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Comment: Re:I'm sorry but.. (Score 1) 770

by Smartcowboy (#41797745) Attached to: Canadian Teenager Arrested For Photographing Mall Takedown

irving47 had a similar view yesterday. I think both of your objections are valid. In irving47's case, it's clear tresspassing and in your case it looks a lot like harassment. We need to find a middle ground where events like the one in tfa don't happen but people's privacy isn't compromised.

The Military

+ - Targeting the President's DNA 2

Submitted by
Hugh Pickens writes
Hugh Pickens writes writes "The Atlantic reports that experts in genetics and microbiology are convinced we may be only a few years away from the development of advanced, genetic bio-weapons able to target a single human being based on their DNA. The authors paint a scenario of the development of a virus that causes only mild flu in the general population but when the virus crosses paths with cells containing a very specific DNA sequence, the sequence would act as a molecular key to unlock secondary functions that would trigger a fast-acting neuro-destructive disease that produces memory loss and, eventually, death. The requisite equipment including gene sequencers, micro-array scanners, and mass spectrometers now cost over $1 million but on eBay, it can be had for as little as $10,000. According to Ronald Kessler, the author of the 2009 book In the President’s Secret Service, Navy stewards gather bedsheets, drinking glasses, and other objects the president has touched—they are later sanitized or destroyed—in an effort to keep would-be malefactors from obtaining his genetic material. However no amount of Secret Service vigilance can ever fully secure the president’s DNA, because an entire genetic blueprint can now be produced from the information within just a single cell. How to protect the President? The authors propose open-sourcing the president’s genetic information to a select group of security-cleared researchers who could follow in the footsteps of the computer sciences, where “red-team exercises,” are extremely common practices so a similar testing environment could be developed for biological war games. "Advances in biotechnology are radically changing the scientific landscape. We are entering a world where imagination is the only brake on biology," write the authors. "In light of this coming synbio revolution, a wider-ranging relationship between scientists and security organizations—one defined by open exchange, continual collaboration, and crowd-sourced defenses—may prove the only way to protect the president.""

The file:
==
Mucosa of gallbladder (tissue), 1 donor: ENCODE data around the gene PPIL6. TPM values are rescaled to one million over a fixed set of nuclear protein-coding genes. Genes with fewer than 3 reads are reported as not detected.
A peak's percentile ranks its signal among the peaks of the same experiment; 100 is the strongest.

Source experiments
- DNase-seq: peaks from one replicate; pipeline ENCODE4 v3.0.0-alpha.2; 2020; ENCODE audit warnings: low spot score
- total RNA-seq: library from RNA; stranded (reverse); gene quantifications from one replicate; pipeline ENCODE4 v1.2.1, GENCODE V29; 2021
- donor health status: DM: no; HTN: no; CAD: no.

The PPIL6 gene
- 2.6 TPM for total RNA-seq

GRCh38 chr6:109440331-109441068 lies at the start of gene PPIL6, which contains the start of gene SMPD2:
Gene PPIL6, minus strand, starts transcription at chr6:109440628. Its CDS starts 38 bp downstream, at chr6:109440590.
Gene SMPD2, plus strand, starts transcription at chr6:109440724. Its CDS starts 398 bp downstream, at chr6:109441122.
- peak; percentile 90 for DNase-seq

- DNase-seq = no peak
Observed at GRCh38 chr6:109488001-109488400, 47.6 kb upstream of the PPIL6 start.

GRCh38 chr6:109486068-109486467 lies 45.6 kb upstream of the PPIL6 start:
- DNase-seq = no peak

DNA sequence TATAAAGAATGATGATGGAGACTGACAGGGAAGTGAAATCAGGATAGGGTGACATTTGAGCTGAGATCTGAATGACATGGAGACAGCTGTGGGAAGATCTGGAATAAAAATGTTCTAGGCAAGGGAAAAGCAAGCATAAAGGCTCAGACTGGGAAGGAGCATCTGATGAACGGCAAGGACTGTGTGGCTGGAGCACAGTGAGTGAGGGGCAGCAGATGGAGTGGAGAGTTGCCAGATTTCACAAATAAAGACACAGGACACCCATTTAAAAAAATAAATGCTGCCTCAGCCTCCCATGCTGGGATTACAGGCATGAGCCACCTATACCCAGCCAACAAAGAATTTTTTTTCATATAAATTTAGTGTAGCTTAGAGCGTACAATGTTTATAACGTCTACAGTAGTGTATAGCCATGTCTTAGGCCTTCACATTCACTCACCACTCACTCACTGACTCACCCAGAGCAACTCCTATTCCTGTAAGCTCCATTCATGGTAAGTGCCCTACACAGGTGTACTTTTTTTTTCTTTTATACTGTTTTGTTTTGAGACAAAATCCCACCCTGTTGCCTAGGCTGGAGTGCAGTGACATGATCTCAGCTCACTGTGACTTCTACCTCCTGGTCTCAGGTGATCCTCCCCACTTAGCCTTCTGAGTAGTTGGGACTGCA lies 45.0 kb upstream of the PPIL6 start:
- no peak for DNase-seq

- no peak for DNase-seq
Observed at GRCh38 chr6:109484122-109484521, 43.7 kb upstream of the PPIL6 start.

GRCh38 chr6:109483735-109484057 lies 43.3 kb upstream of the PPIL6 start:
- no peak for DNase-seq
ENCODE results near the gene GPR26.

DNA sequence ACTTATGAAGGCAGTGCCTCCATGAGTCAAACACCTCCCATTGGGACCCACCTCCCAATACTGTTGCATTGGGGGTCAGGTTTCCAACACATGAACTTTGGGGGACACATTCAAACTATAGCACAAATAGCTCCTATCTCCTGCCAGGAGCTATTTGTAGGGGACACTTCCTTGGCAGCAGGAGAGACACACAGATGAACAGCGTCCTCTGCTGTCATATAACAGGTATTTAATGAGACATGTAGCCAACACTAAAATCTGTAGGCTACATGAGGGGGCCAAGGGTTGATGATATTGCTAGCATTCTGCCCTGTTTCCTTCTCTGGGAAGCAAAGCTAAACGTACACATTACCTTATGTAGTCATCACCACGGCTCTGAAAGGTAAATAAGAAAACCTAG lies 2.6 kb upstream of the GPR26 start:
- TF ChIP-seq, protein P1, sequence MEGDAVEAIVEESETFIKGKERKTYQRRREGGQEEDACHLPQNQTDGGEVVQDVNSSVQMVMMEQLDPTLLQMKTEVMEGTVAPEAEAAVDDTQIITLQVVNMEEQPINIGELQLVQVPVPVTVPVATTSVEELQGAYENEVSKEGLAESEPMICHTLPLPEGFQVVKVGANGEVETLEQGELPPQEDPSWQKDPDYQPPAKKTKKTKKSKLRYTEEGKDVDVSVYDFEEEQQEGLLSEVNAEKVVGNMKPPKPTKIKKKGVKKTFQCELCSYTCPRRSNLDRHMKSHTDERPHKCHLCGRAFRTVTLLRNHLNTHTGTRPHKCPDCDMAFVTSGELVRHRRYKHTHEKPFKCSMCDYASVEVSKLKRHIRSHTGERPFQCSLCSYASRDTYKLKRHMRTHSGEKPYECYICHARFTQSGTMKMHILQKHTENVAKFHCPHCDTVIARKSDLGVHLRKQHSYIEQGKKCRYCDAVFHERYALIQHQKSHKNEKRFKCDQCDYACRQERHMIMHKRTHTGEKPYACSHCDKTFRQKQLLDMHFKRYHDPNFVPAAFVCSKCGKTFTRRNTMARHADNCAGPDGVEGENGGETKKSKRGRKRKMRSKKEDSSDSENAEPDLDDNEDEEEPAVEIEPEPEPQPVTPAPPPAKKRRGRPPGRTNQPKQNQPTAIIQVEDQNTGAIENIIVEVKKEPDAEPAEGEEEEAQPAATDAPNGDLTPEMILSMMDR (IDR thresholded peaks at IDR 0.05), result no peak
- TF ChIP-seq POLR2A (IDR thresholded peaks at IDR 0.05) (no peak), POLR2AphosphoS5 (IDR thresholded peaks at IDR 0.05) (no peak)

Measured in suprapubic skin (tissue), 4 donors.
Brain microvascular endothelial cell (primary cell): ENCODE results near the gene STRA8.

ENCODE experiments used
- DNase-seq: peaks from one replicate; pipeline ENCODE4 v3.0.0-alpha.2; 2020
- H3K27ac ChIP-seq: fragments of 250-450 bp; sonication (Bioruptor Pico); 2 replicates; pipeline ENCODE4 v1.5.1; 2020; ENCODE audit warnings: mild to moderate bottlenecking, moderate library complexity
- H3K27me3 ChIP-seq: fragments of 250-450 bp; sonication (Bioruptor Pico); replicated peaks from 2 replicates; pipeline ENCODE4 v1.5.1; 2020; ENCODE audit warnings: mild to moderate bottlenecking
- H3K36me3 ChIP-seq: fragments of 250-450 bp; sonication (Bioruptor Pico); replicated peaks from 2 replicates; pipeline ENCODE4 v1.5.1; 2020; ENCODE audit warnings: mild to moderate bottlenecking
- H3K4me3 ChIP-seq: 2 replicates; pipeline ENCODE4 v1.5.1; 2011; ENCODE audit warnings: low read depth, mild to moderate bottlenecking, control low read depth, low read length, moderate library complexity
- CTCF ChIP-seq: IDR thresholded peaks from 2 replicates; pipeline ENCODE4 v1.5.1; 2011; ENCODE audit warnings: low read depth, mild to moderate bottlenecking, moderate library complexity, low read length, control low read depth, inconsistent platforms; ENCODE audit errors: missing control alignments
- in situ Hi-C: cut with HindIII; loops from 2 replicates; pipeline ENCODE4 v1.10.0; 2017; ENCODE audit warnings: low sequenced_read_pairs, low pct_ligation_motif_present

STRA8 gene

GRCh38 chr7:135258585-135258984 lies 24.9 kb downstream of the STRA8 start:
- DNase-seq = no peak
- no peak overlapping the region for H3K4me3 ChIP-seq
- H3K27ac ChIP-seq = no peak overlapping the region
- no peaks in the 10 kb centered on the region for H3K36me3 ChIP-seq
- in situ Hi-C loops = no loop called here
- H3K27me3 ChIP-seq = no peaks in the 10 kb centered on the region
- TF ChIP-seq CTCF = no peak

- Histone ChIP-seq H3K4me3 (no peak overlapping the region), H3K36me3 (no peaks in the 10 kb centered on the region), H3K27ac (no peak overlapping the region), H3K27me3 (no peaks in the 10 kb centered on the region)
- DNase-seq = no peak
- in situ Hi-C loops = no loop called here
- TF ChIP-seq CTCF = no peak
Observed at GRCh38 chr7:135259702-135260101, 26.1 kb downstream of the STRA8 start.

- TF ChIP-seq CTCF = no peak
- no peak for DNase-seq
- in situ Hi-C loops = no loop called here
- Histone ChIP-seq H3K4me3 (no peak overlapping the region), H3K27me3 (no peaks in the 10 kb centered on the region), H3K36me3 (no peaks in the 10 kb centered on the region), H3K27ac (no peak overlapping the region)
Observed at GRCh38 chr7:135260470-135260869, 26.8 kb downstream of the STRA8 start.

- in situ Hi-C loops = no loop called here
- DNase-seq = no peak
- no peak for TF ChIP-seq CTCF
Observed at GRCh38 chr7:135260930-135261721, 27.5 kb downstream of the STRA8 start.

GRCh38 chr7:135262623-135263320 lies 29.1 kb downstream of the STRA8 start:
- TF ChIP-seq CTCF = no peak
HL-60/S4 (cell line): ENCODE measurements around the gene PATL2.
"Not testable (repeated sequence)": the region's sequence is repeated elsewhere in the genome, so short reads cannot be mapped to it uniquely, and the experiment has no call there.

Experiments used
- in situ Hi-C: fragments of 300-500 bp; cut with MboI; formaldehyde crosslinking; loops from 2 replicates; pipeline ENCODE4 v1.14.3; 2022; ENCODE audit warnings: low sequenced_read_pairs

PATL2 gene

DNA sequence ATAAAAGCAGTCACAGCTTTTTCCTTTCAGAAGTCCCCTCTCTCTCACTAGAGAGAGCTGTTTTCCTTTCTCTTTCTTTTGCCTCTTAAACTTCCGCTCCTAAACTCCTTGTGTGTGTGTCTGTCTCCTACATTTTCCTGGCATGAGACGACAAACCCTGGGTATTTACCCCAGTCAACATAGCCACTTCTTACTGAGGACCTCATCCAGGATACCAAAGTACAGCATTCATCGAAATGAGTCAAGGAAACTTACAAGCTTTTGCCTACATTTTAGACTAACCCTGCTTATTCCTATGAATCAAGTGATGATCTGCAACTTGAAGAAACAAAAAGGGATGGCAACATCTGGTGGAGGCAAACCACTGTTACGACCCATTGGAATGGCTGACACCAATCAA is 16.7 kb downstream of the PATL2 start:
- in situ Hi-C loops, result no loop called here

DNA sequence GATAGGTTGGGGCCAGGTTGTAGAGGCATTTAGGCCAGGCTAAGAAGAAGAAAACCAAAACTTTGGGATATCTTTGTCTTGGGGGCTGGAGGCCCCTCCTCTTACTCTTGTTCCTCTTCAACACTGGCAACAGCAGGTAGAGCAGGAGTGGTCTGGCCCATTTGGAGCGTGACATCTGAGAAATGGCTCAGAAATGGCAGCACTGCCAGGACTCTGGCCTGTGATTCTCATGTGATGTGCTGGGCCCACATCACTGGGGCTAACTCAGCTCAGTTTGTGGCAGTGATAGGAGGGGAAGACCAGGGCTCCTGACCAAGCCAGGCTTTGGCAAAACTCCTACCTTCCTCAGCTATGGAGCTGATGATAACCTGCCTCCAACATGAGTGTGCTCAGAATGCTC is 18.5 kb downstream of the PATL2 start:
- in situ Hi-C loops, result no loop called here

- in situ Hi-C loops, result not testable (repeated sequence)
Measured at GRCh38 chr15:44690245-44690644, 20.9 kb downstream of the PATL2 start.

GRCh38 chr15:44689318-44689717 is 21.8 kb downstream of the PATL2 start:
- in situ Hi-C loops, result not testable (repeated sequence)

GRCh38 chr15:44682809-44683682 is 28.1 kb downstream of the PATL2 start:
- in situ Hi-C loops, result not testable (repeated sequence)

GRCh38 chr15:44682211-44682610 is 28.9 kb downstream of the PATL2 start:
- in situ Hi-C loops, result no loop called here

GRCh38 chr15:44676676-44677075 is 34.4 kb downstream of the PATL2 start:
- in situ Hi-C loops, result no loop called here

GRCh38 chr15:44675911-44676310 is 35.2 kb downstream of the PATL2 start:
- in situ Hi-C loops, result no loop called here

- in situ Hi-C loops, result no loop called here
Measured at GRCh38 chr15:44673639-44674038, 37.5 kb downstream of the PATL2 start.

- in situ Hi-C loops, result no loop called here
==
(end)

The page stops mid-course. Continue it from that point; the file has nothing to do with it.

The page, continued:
Databases

+ - Vermont cops replace clunky records management system with open-source solution-> 1

Submitted by McGruber
McGruber (1417641) writes "Alternative weekly newspaper, Seven Days, Vermont's Independent Voice [http://www.7dvt.com/], has a fascinating article about Valcour, the Burlington, Vermont Police Department's open-source integrated dispatch and records management system [http://www.7dvt.com/2012burlington-pds-computer-system-was-clunky-and-costly-so-chief-mike-schirling-built-new-one].

Prior to Valcour's going live on October 1, 2011, Burlington polce were spending more than a third of their time on paperwork and data entry — writing reports on crime when they could be out fighting it. The department’s former records management system, called New World, made analyzing crime stats and patterns extremely difficult and time-consuming. According to the article:

Deputy Chief Jennifer Morrison helped design and implement Valcour. She cops to having 'zero' experience designing software, but says the genius of Valcour is its simplicity. At any given time, an officer or dispatcher can log into the system and see a dashboard showing everything that’s happening in the city — and neighboring jurisdictions — including every officer on duty, every call for service, who’s involved and what’s occurring. "

The article also describes how much money the police department is saving by having replaced the proprietary software it used to use — the savings can buy a lot of donuts."